Throughout 2018 our marine biologists here at Love The Oceans will be doing blog posts on topics of Named Days. To keep up to date, follow this blog, also found under the ‘News’ tab on our website. Without further ado, in celebration of PADI Women’s Dive Day 2018, I introduce our seventeenth blog in this marine series:
PADI Women’s Dive Day: Empowered Women Empower Women
Today is PADI Women’s Dive Day, a chance for us to celebrate all the amazing women working to protect the marine world and all its treasures. As an organisation that’s run by women, this subject is close to Love The Oceans’ heart so today, we thought we’d talk about 3 women we find particularly inspiring: Eugenie Clark, Danielle Da Silva and Sylvia Earle.
Eugenie Clark was one of the pioneering shark specialists and marine conservationists. She constantly developed new areas of shark research and worked her entire lifetime to dispel the negative public image sharks seem to struggle to shake off, thanks to the likes of Benchley’s ‘Jaws’ and the stories of the USS Indianapolis. Eugenie unfortunately passed away in 2015, aged 92, but very much remains one of Love The Oceans’ favourite women.
Over Eugenie’s lifespan, she published over 175 scientific articles and 2 books: Lady with a Spear andThe Lady and the Sharks. She was also one of the world leaders in using scuba diving for marine research purposes, something which has become an integral part of many marine research centres today, such as Love The Oceans.
Danielle Da Silva
Danielle is the Executive Director and the Founder of an amazing non-profit called Photographers Without Borders. PWB works to help NGOs and non-profits with their media campaigns by partnering them with videographers and photographers to help create content. To date PWB has helped over 175 NGOs tell their story.
Danielle herself is an award-winning photographer, activist and passionate conservationist, founding PWB at just 21 years old. She’s done TEDx talks on conservation and grassroots initiatives which you can watch hereand she most recently came to Mozambique to film some of the PWB web series which you can see on their Youtube channel. As well as all this, Danielle is also the co-founder of The Sumatran Wildlife Sanctuary, so grassroots conservation is something she’s very passionate about and familiar with. Danielle’s commitment to raising awareness of so many incredible non-profit’s work is seriously admirable and puts Danielle in our top 3 inspiring women list!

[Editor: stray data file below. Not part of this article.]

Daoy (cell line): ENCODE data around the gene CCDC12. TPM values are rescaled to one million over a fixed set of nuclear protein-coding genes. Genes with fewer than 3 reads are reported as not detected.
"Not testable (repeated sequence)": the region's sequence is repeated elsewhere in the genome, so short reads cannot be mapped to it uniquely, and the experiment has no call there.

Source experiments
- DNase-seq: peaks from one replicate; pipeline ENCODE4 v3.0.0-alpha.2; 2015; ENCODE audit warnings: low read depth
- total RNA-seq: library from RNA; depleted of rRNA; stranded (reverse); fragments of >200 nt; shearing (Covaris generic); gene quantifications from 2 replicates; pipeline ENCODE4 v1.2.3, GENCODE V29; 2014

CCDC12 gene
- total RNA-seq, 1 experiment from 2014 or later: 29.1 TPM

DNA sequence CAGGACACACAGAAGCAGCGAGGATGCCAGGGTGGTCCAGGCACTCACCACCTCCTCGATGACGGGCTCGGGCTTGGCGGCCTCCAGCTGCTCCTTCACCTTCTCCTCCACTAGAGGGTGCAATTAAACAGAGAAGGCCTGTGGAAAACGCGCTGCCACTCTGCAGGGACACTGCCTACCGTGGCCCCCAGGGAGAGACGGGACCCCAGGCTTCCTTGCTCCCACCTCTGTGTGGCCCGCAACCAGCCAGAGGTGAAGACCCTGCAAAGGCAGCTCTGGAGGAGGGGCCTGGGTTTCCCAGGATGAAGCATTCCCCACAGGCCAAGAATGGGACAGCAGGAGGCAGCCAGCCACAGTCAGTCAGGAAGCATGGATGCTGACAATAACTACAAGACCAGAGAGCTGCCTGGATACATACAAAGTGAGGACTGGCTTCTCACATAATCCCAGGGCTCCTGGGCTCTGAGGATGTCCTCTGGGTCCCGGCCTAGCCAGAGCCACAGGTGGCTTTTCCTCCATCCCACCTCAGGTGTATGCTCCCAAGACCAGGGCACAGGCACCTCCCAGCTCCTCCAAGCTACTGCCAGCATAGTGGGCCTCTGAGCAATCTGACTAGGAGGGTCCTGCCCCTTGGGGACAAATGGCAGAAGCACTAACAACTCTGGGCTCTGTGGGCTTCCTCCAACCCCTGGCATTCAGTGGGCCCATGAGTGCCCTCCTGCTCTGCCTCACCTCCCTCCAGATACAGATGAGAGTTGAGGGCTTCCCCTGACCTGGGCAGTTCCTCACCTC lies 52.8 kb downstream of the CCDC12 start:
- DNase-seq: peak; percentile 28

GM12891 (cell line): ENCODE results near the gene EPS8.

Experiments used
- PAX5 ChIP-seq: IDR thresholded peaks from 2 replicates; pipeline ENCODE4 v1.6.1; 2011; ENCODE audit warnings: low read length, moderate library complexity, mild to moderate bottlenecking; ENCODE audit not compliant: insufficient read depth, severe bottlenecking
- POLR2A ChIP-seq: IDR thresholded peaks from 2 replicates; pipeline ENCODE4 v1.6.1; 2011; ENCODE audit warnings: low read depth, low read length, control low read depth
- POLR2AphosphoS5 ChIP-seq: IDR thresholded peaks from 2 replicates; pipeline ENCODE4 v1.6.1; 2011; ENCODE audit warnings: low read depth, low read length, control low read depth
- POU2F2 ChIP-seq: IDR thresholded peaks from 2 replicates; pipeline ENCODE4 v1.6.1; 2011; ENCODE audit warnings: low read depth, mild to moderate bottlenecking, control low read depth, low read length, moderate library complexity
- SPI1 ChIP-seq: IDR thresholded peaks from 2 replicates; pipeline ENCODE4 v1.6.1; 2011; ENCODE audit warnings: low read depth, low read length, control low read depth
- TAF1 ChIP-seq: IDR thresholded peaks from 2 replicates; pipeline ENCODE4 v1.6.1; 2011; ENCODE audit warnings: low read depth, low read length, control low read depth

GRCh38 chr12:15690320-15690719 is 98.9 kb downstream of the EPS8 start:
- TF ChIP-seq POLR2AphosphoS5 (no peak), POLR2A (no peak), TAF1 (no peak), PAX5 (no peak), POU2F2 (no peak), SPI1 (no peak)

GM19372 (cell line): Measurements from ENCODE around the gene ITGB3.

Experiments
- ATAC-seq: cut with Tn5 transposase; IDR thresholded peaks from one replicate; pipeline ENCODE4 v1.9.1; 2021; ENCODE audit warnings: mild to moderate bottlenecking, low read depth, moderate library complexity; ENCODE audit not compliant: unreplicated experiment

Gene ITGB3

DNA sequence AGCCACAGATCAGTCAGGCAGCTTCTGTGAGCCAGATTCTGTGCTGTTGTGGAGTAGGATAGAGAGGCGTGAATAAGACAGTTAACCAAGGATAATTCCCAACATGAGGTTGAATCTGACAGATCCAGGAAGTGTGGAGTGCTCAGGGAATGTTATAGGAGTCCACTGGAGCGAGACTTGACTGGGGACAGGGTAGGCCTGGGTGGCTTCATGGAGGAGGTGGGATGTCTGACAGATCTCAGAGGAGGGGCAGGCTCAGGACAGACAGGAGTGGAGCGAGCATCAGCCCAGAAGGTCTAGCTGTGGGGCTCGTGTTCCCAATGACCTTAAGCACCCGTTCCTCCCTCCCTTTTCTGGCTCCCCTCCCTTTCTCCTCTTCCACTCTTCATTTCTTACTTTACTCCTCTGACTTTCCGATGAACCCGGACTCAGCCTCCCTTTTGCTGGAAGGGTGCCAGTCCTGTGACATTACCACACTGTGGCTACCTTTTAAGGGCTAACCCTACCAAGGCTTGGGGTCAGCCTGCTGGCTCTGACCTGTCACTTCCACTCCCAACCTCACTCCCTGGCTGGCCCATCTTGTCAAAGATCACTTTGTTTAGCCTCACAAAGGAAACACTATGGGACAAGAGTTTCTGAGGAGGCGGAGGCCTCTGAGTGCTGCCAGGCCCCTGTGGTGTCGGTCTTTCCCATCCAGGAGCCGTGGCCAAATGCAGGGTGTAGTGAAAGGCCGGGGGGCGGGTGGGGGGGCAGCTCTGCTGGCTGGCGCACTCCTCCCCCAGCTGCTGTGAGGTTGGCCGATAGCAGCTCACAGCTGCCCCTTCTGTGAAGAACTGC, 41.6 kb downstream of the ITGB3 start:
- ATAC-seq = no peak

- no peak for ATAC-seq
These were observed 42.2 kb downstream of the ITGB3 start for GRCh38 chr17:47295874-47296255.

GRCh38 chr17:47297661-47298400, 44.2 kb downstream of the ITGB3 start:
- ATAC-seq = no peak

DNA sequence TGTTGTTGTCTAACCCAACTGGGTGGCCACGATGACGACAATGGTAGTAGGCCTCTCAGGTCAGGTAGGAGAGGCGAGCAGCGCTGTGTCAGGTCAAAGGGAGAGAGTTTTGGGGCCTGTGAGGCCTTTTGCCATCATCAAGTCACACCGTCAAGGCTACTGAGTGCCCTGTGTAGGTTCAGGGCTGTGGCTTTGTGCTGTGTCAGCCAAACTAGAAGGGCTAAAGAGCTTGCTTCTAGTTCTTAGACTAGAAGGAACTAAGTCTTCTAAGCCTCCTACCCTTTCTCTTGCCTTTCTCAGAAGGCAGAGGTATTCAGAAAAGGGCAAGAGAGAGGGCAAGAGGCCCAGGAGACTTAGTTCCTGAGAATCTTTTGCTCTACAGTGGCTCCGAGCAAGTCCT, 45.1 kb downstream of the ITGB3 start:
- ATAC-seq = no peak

Sylvia Earle is another absolutely amazing human being. She is the David Attenborough of the marine conservation world and is still a pioneering scientist, conservationist and activisteven at the ripe age of 82. Besides being an all-round underwater badass, Sylvia holds over 100 national and international honours and is the National Geographic Society Explorer in Residence.
Sylvia founded a marine conservation organisation called Mission Blue which raises awareness of the importance of our marine life and, as of 2009, runs a super-cool initiative called Hope Spots. Hope Spots are nominated areas of the world which are critical to the health of the oceans. They are about recognising, empowering and supporting individuals and communities around the world in their efforts to protect the ocean.
Recently, we nominated our home, Guinjata Bay, and the surrounding area as a Hope Spot to be recognised by Mission Blue. We’re very proud to say this has been successful and we’re now working on the launching campaign in conjunction with Mission Blue to raise awareness of our amazing home and the animals within it. Establishing Guinjata as a Hope Spot and working with Mission Blue will make our bay 1 of 8 Hope Spots on the East African coastline, and only 1 of 2 within Mozambique itself. Given LTO’s mission is to ultimately establish a Marine Protected Area (MPA) through a bottom-up, community-led approach, establishing the area as a Hope Spot is a great first step and the support from Mission Blue will seriously aid our efforts. You can read more about Mission Blue and their Hope Spot initiative here.
Since it’s PADI Women’s Dive Day we also can’t go on without pointing out that the reason this day is such a celebration for our organisation is that Love The Oceans is run by women. Francesca Trotman is our Founder and Andrea Biden our Executive Director, both extremely passionate marine conservationists who believe in empowering women to change the world. Women’s place in society in rural Mozambique is something we constantly battle with so it’s really important that our staff know how to break down the social boundaries in a culturally appropriate way to boost women and ultimately alleviate poverty which leads to more successful conservation initiatives. When you alleviate poverty, people have more head-space to think about things like conservation and it’s no secret that poverty alleviation is intrinsically linked to women’s place in society. A while back we wrote a blog about our work with women to help our conservation efforts. You can read this here.
Today, for PADI Women’s Dive Day, we invite you to recognise the awesomeness in your fellow female scuba divers and marine conservationists and celebrate women in the underwater world. After all, no matter what sex you are, conservationists are needed and, as they say, teamwork makes dream work!